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Tips for testing prototypes

Prototype testing

Prototypes are an effective method for incorporating frequent user feedback into the design process.
You can use both Axure or Invision to create high-fidelity prototypes. Regardless of the prototyping solution you use, here are recommendations we’ve found helpful for teams looking to evaluate prototypes with users.

Be prepare for changes

Be sure you have someone with you with the knowledge to make changes or fix problems with your prototype. Be sure someone who can change both the look and the functionality of the prototype is available before and during evaluation.

Be carefoul comparing prototypes with live projects

Companies will often want to know if their proposed designs are more effective than their existing products. Running a h2h comparison is a natural step. However, fully functioning websites or apps offer a more complete experience to users versus even high-fidelity prototypes. Consequently, in most cases, participants will generally rate prototypes lower on perception metrics compared to the fully functioning counterparts. The best way to minimize this confounding effect is to replicate the germane parts of the full website or product as a prototype.

Let users know it’s not fully functioning

Prototyping tools can do a great job at creating a realistic looking experience that participants will think it’s the real thing. When participants encounter non-functional areas or dead-end links they get frustrated very quickly. I prefer to set expectations ahead of time by telling participants it’s not a fully functioning product with a simple message about the prototype.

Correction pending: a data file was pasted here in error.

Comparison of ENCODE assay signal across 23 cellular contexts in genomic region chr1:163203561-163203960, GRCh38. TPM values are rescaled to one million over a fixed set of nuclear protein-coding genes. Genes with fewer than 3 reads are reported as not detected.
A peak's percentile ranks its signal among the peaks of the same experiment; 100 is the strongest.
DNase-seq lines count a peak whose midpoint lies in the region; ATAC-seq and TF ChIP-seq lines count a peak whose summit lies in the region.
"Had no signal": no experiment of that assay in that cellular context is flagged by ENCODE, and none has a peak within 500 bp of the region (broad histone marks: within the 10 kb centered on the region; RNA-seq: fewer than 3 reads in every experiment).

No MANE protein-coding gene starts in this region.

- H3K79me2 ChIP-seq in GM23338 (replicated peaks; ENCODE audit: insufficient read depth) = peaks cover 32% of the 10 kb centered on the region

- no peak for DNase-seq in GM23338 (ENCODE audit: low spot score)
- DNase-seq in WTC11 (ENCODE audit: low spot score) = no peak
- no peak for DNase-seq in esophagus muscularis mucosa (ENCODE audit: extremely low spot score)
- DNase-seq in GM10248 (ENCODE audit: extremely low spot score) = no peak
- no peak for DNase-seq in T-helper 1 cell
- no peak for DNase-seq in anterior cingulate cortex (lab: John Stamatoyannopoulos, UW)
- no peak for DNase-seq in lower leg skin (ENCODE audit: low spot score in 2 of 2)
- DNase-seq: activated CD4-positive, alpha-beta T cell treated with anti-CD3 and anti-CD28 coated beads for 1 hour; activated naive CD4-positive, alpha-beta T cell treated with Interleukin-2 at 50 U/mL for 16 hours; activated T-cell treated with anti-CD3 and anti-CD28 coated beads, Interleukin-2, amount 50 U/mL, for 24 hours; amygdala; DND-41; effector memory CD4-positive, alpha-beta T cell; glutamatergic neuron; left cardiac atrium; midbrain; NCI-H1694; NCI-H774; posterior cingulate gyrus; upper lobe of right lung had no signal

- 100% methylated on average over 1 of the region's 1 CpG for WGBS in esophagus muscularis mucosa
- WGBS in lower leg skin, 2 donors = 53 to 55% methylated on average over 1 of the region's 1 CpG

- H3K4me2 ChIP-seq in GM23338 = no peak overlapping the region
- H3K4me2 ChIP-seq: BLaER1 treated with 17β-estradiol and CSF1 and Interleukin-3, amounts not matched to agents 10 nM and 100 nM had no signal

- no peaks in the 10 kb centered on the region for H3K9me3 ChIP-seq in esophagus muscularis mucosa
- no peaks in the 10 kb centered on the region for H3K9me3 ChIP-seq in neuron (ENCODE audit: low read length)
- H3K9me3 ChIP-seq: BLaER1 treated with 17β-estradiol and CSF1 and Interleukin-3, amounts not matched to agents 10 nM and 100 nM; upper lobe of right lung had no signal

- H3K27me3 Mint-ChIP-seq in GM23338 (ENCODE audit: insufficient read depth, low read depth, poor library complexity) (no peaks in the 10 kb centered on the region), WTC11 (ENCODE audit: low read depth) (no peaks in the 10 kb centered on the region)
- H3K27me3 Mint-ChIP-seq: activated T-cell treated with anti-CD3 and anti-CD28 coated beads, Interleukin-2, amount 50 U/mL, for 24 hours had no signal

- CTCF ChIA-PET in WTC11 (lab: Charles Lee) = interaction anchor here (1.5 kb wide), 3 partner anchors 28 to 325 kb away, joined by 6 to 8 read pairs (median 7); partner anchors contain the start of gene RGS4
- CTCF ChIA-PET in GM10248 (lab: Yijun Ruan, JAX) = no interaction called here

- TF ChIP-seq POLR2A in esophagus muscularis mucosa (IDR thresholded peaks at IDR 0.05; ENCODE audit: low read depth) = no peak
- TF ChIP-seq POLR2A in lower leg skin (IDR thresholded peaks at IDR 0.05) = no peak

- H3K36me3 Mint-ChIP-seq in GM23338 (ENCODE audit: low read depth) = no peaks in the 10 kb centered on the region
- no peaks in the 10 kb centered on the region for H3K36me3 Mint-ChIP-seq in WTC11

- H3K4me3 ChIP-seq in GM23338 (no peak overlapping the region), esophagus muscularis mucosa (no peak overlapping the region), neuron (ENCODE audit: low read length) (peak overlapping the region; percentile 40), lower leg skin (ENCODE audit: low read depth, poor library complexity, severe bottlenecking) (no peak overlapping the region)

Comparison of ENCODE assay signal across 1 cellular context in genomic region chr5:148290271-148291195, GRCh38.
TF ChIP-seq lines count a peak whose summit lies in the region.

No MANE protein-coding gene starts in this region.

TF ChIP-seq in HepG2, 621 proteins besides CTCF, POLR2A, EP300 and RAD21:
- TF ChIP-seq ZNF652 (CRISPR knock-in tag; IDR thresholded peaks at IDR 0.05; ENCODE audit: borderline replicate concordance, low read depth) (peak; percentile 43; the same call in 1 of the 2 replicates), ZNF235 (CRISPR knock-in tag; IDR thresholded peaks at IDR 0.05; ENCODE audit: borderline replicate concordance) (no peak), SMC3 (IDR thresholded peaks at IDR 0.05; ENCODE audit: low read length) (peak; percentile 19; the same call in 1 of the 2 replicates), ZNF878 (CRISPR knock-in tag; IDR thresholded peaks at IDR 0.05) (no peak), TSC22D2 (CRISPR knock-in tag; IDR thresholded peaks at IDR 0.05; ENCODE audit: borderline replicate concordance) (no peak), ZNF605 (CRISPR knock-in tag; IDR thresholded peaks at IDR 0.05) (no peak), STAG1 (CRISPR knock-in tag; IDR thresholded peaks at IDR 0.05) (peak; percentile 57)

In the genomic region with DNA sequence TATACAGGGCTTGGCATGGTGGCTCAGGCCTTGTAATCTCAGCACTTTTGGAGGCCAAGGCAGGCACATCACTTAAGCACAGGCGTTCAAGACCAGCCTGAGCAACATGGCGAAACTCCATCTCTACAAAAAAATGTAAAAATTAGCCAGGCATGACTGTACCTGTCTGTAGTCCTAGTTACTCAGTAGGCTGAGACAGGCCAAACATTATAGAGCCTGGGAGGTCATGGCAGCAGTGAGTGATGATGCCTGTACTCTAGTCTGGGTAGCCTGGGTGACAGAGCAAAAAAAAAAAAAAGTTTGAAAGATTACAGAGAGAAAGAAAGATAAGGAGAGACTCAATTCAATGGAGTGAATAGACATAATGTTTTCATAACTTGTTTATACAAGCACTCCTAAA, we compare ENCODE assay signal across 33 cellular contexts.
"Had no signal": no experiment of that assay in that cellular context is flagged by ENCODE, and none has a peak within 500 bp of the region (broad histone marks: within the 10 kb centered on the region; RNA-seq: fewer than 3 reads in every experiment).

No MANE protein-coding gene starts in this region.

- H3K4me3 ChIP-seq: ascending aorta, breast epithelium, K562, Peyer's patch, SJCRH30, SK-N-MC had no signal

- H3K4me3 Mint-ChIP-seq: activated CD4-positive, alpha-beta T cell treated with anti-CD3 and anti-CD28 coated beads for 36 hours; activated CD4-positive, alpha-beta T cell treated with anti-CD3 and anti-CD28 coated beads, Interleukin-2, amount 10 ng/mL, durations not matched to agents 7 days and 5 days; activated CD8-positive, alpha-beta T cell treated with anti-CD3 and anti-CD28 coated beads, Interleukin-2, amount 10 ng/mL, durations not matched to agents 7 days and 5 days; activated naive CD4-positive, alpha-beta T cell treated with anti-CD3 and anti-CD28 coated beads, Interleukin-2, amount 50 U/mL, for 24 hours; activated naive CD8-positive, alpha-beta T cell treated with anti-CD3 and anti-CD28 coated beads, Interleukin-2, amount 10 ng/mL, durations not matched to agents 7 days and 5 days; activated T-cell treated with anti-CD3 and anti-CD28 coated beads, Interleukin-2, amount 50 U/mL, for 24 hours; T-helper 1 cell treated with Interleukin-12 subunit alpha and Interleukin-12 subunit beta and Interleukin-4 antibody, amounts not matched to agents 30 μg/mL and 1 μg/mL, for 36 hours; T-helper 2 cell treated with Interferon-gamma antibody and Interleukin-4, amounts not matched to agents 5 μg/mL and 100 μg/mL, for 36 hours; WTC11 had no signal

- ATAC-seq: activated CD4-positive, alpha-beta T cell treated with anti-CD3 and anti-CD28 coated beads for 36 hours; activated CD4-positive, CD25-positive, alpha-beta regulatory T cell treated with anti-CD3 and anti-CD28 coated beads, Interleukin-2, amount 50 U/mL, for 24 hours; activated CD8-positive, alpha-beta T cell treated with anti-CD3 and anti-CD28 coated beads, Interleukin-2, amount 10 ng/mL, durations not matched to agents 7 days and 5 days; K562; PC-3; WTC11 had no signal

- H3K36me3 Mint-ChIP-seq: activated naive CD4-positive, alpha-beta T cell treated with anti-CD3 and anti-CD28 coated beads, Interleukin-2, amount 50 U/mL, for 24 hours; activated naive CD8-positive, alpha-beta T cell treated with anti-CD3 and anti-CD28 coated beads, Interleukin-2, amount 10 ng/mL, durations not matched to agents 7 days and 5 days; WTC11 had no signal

Have a confirmation message on dead-ends

Having hotspots in prototypes helps emulate the entire product experience. However, you often can’t fully build out content or features for all links. It can be a bad experience when users reach the end of the content even if you already told them it wasn’t fully functioning. I recommend including a simple message like the one in the figure below that lets participants know there’s no additional content.

Code your links

Even with a high-fidelity prototype that includes only 1 or 2 pages, use unique URLs for each key call to action even when the destination is the same. This allows you to easily track where users clicks.

Be sure to turn off comments

Products like InVision include features that make getting input from other design stakeholders (comments for example). But this functionality is not ideal when presenting to participants. The result is that participants in a study may inadvertently enable or make comments, see visible hotspots, or turn on the global configuration to see all pages at once. I recommend to disable these functions to keep the experience as authentic as possible.